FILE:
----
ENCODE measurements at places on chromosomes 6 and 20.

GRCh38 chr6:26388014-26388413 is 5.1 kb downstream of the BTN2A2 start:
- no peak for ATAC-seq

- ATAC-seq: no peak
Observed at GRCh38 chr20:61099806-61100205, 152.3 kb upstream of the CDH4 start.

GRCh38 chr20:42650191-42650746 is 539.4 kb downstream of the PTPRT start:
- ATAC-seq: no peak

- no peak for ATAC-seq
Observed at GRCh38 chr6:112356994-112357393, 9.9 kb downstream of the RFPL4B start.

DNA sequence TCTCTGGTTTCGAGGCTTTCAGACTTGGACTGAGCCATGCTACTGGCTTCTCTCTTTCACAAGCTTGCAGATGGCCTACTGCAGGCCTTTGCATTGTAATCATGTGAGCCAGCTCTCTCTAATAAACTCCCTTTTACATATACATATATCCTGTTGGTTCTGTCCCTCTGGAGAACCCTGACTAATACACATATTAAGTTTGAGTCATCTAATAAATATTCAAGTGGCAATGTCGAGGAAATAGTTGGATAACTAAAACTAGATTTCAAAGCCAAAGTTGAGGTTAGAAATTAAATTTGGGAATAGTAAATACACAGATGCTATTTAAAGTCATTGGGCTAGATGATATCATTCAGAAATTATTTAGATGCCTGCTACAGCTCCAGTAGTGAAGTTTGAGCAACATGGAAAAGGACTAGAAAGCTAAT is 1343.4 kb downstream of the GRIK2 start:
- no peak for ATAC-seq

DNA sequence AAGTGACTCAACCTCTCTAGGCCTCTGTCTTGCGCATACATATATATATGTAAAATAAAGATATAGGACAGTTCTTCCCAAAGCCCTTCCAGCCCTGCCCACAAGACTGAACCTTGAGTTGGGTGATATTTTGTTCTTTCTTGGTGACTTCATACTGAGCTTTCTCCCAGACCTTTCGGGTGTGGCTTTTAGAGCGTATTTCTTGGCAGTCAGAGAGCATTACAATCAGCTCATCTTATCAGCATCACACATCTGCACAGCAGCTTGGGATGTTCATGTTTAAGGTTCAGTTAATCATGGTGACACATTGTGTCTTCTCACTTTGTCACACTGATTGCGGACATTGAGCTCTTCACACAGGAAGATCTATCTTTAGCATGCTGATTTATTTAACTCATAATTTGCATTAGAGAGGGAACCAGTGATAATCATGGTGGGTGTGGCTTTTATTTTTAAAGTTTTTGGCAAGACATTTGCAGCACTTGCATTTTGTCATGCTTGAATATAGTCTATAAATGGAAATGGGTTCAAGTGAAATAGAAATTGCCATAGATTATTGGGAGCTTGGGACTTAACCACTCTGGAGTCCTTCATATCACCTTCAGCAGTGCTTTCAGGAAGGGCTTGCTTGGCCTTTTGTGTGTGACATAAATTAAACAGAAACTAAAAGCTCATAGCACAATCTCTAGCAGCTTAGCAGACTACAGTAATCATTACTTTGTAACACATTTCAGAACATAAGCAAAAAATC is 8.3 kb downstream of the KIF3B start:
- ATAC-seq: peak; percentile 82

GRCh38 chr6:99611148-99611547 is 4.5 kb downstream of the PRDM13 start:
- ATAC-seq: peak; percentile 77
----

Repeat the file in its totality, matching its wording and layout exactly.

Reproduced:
ENCODE measurements at places on chromosomes 6 and 20.

GRCh38 chr6:26388014-26388413 is 5.1 kb downstream of the BTN2A2 start:
- no peak for ATAC-seq

- ATAC-seq: no peak
Observed at GRCh38 chr20:61099806-61100205, 152.3 kb upstream of the CDH4 start.

GRCh38 chr20:42650191-42650746 is 539.4 kb downstream of the PTPRT start:
- ATAC-seq: no peak

- no peak for ATAC-seq
Observed at GRCh38 chr6:112356994-112357393, 9.9 kb downstream of the RFPL4B start.

DNA sequence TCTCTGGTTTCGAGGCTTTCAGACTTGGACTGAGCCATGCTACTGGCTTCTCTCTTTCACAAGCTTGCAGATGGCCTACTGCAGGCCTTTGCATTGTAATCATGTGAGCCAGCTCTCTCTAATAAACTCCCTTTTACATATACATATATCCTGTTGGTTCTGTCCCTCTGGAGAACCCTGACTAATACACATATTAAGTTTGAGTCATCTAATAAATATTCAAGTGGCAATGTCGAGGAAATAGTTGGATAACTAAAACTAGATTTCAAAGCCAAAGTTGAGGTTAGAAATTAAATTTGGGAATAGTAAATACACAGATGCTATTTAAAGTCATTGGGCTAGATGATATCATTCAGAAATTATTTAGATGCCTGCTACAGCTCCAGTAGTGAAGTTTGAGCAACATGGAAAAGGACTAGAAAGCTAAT is 1343.4 kb downstream of the GRIK2 start:
- no peak for ATAC-seq

DNA sequence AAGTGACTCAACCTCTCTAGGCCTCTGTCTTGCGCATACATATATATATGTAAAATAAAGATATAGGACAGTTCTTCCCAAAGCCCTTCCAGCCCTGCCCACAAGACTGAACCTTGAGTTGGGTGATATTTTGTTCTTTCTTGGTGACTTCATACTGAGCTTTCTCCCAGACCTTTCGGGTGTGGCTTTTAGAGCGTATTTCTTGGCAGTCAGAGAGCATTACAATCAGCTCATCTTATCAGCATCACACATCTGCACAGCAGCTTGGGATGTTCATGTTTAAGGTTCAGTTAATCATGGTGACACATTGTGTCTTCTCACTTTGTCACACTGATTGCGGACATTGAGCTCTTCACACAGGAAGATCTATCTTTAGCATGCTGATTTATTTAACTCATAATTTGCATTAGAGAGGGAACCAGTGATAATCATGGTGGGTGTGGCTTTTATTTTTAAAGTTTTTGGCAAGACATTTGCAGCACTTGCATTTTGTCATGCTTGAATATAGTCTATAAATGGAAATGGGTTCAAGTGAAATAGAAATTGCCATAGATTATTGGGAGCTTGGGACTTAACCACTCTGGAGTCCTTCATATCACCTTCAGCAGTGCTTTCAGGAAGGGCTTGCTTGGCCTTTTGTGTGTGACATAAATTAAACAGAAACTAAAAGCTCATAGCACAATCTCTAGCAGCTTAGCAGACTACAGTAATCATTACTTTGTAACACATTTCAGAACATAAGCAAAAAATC is 8.3 kb downstream of the KIF3B start:
- ATAC-seq: peak; percentile 82

GRCh38 chr6:99611148-99611547 is 4.5 kb downstream of the PRDM13 start:
- ATAC-seq: peak; percentile 77